diskless workstationThe diskless workstation is a concept that has been around for some time. Designed for use in fairly large environments, it originally had two goals. The first was to enhance security on the network by removing local storage from the end user and requiring that all data and applications be stored on servers. By managing user access to this information via server permissions, the LAN administrator can more effectively control the environment. The second goal of diskless workstations was the cost of mass storage. By removing the cost of local storage, particularly as workstation populations increased, companies could save money. This has become less an issue as the cost of mass storage has declined.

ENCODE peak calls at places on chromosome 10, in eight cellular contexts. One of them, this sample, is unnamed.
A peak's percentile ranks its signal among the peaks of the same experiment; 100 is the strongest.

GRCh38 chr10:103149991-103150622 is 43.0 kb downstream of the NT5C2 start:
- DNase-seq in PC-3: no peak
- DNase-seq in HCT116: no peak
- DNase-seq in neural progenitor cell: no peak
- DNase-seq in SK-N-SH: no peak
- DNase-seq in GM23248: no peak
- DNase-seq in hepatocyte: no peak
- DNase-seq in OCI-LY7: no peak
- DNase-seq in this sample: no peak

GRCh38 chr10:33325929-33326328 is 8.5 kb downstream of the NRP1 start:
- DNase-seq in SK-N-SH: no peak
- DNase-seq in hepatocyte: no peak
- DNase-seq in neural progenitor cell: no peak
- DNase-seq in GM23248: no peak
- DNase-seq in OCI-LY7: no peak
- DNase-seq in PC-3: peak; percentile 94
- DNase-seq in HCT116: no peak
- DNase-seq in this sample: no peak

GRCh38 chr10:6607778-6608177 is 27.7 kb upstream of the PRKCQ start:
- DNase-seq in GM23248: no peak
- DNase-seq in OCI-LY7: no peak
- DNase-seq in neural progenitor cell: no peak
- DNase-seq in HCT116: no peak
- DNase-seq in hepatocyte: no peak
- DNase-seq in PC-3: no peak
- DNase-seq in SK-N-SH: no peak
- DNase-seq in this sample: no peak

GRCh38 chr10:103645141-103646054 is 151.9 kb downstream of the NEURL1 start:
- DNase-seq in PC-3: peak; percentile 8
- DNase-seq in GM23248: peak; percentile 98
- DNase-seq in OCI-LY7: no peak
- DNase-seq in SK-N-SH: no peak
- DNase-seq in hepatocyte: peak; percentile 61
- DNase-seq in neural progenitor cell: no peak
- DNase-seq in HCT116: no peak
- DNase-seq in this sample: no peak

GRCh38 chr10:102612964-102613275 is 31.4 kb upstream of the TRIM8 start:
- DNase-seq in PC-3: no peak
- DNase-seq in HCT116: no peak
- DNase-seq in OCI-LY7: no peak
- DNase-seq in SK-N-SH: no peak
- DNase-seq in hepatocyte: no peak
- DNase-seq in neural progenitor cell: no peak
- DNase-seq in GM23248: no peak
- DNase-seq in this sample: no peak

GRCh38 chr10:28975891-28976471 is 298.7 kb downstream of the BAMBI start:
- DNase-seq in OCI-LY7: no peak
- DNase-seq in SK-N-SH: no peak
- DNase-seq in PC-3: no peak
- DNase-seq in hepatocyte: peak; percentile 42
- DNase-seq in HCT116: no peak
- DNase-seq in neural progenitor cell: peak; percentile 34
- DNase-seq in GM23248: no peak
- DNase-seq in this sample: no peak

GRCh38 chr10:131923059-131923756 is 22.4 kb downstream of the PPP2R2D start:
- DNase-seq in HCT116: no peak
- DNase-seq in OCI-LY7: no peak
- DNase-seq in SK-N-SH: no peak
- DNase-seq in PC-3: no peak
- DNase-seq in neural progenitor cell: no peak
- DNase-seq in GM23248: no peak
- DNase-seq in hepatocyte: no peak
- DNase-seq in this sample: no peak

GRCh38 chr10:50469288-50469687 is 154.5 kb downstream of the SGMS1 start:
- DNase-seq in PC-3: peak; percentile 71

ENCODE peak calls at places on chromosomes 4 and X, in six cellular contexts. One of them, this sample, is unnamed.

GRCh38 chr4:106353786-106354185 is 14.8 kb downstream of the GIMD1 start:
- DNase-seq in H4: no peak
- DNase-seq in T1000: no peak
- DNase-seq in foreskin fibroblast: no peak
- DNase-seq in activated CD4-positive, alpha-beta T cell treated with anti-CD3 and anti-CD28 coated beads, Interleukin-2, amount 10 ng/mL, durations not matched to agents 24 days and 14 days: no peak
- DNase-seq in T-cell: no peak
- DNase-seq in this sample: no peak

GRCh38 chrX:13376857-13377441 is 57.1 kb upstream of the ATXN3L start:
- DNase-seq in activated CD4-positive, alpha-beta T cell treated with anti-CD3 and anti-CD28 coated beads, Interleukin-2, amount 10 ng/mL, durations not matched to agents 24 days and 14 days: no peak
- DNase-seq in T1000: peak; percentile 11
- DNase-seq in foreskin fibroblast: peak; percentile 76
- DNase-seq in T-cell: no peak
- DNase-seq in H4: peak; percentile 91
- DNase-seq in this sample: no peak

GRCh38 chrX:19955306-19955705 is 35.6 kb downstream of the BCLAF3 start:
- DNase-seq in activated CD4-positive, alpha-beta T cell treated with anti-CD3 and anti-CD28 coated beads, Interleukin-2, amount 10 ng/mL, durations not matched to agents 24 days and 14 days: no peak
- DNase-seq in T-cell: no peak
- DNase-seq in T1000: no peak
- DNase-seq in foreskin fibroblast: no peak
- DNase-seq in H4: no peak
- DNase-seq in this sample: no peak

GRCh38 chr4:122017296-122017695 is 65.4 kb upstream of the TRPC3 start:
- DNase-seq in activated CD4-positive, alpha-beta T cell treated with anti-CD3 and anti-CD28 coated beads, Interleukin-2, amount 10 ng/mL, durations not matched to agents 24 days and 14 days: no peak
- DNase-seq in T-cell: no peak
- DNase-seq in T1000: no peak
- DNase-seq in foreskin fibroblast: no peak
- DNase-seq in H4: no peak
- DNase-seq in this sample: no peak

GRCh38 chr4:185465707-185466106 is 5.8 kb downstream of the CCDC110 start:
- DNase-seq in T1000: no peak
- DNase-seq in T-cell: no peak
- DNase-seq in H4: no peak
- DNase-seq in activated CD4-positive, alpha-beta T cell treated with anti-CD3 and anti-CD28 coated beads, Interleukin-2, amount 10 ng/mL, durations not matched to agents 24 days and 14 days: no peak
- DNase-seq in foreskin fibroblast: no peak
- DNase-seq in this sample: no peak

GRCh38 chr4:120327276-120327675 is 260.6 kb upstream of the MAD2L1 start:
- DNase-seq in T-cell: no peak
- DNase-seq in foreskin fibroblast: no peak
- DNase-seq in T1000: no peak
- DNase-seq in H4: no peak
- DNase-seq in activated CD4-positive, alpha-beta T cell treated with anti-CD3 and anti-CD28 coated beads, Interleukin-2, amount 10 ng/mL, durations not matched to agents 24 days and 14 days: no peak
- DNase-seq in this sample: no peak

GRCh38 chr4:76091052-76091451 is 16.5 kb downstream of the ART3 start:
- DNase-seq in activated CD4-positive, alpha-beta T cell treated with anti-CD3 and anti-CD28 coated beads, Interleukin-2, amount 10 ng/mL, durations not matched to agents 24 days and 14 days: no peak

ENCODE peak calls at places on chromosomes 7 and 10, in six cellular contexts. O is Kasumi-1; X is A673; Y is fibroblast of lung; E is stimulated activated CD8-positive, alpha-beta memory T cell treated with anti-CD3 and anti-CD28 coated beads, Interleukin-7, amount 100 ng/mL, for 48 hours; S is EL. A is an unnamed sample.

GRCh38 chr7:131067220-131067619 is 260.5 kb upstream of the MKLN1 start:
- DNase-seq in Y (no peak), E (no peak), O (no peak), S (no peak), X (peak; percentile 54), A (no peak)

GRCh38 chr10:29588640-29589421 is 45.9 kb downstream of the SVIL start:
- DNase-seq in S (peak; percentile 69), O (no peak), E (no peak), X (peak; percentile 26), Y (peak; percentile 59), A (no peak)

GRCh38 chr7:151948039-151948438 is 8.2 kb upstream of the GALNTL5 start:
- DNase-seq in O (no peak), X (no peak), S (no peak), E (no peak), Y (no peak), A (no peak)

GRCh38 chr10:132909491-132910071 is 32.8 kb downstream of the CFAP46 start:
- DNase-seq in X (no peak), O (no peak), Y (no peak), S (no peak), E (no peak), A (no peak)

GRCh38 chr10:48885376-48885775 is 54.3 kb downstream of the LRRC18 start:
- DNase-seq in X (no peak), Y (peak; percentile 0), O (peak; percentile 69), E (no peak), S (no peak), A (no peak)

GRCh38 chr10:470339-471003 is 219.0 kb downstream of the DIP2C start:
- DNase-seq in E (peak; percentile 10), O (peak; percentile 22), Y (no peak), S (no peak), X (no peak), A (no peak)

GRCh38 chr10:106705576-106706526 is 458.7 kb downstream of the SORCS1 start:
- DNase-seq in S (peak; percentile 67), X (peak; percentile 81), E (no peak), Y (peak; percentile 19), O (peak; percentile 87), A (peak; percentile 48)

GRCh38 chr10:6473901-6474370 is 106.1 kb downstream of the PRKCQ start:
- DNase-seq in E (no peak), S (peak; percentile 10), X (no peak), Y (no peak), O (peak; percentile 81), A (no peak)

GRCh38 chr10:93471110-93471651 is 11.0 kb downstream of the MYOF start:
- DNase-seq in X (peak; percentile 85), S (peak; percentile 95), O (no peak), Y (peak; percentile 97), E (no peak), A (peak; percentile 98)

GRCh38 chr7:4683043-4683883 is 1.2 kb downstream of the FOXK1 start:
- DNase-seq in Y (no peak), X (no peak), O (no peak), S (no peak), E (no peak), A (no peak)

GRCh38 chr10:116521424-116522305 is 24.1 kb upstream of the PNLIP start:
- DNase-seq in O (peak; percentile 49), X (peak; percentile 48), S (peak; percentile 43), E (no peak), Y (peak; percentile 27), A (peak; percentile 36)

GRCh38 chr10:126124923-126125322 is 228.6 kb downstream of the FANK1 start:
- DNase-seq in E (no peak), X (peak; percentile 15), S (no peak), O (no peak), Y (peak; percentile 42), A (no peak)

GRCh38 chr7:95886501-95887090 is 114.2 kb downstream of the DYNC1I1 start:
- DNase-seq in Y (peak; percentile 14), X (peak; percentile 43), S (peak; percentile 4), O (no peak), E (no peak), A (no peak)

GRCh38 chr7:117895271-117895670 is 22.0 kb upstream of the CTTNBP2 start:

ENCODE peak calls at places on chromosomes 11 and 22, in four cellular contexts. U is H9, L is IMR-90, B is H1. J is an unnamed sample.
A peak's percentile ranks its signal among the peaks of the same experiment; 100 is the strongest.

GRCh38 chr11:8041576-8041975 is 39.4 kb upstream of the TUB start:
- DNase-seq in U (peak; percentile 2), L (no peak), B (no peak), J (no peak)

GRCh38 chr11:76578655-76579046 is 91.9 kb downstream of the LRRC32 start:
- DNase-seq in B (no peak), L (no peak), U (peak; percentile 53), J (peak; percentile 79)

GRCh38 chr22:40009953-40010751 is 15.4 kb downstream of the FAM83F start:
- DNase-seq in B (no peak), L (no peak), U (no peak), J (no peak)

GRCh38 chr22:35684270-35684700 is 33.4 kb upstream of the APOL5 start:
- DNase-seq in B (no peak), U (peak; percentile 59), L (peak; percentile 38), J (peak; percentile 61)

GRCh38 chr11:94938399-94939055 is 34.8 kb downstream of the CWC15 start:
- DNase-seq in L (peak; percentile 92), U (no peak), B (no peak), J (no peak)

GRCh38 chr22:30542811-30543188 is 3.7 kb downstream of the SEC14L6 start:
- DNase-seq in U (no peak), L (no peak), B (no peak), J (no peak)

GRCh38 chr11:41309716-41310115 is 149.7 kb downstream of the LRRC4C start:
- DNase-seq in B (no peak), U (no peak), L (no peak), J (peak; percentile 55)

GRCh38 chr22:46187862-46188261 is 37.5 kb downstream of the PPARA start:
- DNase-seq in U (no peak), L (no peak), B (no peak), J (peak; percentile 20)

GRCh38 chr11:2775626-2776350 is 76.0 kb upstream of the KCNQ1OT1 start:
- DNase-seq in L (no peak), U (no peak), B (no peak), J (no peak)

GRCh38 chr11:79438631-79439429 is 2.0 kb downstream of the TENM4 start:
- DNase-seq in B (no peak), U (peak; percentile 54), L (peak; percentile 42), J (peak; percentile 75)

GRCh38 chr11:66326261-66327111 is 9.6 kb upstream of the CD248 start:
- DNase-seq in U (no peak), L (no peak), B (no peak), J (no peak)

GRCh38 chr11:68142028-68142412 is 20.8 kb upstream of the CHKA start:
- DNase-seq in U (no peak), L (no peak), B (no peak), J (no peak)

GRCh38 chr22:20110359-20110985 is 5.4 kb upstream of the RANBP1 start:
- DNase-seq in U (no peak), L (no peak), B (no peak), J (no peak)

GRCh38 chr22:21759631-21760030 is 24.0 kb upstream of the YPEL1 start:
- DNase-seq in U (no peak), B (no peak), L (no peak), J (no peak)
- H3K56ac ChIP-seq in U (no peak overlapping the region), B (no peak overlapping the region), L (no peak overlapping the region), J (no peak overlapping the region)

distributed applicationsApplications that split processing between computers on a network, such as a client/server application, in which processing is divided between the client computer and a more powerful server computer. Normally, the part that runs on the client computer is called the front end, and the part that runs on the server computer is called the back end.
domain controllerA system that holds the Active Directory database.
Domain Name System (DNS)A service for mapping IP addresses to fully qualified domain names. It resolves host names to IP addresses, and vice versa (with reverse lookups).
Domain Name System (DNS)zone file The database file that contains all records created in the defined zone.